As of SAP SLM version 1.0, following business processes are covered:

  1. Supplier Registration
  2. Supplier Qualification
  3. Supplier Portfolio Management
  4. Supplier  Order Collaboration

Supplier Qualification and Supplier Portfolio Management are two very important processes which have been significantly enhanced in comparison to earlier offerings of SAP SRM supplier management functionality.

Supplier qualification process is workflow driven and provides a much needed control in managing supplier qualification. Purchasers or Category Managers can create qualification requests either for a potential supplier or for qualified suppliers based on specific projects. Suppliers receive notification in email and respond by submitting qualification response through portal. After receiving supplier responses, Category Manager can approve the supplier status to be changed based on response review.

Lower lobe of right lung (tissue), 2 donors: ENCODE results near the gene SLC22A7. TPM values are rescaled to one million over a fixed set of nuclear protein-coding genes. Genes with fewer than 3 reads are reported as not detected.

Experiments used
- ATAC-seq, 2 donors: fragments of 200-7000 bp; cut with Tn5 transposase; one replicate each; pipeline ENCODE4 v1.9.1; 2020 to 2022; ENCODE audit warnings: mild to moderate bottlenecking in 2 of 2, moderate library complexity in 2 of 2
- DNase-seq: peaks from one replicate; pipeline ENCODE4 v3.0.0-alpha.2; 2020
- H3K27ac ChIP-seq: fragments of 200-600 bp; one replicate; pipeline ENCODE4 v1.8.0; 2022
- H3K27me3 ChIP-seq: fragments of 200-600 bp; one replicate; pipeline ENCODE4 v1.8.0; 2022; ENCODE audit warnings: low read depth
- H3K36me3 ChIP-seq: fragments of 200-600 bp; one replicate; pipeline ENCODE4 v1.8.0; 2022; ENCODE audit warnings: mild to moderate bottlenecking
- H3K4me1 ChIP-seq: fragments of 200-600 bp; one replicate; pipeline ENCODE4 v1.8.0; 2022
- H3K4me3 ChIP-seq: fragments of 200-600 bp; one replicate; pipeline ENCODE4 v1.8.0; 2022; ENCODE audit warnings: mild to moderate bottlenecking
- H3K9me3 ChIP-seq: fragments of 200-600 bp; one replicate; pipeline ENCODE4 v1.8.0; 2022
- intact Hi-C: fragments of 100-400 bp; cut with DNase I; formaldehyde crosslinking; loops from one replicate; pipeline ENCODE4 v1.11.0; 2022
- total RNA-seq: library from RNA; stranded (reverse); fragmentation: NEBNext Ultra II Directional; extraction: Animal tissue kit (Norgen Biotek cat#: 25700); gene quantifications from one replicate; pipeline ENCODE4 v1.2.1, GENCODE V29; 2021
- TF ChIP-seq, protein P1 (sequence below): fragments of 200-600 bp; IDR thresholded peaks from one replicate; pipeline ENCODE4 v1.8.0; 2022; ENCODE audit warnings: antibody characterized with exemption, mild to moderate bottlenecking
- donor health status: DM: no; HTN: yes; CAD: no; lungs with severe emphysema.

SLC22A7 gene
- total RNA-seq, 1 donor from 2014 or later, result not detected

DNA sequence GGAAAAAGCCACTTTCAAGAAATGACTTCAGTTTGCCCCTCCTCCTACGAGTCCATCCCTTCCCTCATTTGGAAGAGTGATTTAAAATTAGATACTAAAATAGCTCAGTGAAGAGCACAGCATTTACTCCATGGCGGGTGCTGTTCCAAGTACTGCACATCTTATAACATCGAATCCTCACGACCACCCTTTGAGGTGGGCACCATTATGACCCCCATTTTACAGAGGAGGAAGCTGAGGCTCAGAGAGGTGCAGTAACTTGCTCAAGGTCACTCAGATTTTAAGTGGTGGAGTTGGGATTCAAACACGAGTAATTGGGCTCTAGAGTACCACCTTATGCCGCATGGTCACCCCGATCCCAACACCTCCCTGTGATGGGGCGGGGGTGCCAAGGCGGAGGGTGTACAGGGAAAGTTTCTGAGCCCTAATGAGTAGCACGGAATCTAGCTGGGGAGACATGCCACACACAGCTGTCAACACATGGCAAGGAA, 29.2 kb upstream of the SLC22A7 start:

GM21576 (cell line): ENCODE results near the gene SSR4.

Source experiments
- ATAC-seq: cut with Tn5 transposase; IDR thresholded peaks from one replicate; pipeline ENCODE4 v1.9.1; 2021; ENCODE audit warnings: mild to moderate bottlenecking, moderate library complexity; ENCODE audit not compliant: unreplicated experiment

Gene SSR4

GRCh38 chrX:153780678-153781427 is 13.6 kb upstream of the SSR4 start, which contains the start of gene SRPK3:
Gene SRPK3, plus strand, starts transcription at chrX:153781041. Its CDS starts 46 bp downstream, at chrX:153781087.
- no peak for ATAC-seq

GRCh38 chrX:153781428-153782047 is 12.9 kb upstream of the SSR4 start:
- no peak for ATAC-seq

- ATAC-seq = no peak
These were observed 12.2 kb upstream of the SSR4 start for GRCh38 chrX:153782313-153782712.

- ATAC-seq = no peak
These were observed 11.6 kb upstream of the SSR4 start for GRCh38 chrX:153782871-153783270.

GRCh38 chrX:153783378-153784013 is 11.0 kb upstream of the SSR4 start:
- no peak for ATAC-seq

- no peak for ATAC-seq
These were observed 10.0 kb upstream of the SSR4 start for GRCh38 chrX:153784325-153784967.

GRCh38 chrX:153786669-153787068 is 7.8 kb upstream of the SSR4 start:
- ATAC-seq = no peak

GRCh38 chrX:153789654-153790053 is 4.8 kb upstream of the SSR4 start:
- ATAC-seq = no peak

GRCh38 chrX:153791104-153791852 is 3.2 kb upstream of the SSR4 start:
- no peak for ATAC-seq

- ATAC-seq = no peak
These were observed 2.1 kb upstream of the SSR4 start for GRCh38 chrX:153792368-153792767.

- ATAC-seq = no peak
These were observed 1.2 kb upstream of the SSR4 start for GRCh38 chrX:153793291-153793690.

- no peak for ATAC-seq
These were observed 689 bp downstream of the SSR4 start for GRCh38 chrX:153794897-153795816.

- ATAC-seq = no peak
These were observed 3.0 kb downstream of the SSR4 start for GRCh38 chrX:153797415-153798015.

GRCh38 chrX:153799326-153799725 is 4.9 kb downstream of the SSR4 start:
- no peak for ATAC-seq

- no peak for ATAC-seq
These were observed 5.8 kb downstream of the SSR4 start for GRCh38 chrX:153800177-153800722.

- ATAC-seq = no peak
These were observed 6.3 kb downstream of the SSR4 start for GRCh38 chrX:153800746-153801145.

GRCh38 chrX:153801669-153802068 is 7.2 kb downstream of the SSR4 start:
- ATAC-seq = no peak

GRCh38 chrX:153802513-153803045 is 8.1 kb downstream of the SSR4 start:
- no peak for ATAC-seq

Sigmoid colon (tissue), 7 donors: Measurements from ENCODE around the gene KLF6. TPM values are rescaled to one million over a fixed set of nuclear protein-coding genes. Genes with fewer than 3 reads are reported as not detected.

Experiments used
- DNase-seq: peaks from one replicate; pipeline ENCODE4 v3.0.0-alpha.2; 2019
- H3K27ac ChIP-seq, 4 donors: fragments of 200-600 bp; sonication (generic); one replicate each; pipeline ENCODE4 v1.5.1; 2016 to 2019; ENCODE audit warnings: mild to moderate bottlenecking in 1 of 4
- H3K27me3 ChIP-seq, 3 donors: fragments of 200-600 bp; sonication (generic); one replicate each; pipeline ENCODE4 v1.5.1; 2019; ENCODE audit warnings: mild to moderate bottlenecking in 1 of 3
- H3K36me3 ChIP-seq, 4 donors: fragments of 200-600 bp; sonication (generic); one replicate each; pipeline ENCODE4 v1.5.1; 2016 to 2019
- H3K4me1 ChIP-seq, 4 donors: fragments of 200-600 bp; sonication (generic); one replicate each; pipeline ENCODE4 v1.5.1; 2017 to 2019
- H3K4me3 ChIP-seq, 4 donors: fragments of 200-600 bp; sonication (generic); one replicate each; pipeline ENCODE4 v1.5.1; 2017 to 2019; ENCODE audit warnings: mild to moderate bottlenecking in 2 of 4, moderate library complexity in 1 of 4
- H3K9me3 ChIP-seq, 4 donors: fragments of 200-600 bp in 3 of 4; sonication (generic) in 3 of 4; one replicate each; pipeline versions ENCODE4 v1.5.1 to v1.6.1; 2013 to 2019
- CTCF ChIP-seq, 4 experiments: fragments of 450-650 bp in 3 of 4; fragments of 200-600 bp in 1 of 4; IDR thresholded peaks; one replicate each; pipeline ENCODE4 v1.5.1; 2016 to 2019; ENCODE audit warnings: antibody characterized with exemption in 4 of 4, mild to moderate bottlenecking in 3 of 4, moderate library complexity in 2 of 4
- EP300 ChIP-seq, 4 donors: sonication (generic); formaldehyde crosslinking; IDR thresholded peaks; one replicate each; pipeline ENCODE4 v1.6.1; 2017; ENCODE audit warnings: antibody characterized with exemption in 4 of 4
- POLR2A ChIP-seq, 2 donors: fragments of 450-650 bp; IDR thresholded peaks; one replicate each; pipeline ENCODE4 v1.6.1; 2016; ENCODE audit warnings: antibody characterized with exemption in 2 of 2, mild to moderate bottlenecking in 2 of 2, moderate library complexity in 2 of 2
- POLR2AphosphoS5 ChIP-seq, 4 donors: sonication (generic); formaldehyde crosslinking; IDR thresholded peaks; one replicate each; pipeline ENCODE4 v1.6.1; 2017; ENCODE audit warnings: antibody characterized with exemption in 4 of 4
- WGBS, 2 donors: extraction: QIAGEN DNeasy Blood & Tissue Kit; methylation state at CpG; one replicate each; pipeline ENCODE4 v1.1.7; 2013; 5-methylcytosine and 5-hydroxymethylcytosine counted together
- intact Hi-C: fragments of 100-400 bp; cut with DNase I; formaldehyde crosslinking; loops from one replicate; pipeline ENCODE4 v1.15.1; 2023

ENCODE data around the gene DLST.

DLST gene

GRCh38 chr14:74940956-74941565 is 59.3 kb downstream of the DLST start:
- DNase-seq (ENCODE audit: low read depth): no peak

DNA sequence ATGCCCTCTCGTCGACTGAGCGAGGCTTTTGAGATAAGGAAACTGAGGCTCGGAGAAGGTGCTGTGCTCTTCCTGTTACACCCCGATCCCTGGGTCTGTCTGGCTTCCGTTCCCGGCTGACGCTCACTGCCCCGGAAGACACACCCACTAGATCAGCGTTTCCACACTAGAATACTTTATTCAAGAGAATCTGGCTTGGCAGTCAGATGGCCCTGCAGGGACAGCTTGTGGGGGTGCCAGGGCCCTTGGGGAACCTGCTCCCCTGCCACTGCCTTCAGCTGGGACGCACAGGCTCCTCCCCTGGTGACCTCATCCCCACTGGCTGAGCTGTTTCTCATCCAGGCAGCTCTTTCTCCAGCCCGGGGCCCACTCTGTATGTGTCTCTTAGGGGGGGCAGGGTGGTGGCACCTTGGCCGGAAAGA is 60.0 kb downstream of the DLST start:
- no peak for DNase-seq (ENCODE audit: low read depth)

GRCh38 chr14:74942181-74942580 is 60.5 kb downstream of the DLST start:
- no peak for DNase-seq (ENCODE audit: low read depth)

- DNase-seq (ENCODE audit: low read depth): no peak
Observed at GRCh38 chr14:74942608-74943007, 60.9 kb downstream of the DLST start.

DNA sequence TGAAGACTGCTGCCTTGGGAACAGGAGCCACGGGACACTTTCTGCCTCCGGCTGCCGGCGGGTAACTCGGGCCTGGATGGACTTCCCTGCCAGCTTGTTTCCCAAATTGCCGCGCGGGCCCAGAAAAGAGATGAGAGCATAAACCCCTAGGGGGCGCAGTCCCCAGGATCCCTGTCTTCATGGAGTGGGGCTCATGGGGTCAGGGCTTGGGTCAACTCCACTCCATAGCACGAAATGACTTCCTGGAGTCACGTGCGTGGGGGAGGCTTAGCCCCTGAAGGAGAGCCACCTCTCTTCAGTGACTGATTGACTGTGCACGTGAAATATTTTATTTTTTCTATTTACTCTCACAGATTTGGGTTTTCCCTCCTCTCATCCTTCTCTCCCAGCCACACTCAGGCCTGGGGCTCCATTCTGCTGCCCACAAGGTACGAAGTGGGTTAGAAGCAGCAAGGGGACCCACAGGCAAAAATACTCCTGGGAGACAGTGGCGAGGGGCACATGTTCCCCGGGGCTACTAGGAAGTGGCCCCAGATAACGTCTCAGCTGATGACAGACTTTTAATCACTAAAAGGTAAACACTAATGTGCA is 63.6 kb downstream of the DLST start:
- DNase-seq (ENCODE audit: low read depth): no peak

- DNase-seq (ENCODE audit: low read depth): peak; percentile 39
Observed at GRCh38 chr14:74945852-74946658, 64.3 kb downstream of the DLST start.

Supplier Portfolio management provides an advanced supplier data management platform where different dimensions of supplier data can be stored under different sections e.g.  Classification, Financial data, Qualification data etc.  Suppliers can also do self service data maintenance, which can be routed through approval workflow and gets synchronized in backend systems upon approval.

Going further, versions SAP SLM versions 1.1 and 1.2 promises even more exciting features, like supplier evaluation , content tagging and third party integration, Supplier development and Supplier phase out.

In part-2, I shall write more on that and also on deployment options for SAP SLM which would be critical factors in deciding for taking the plunge into SAP SLM.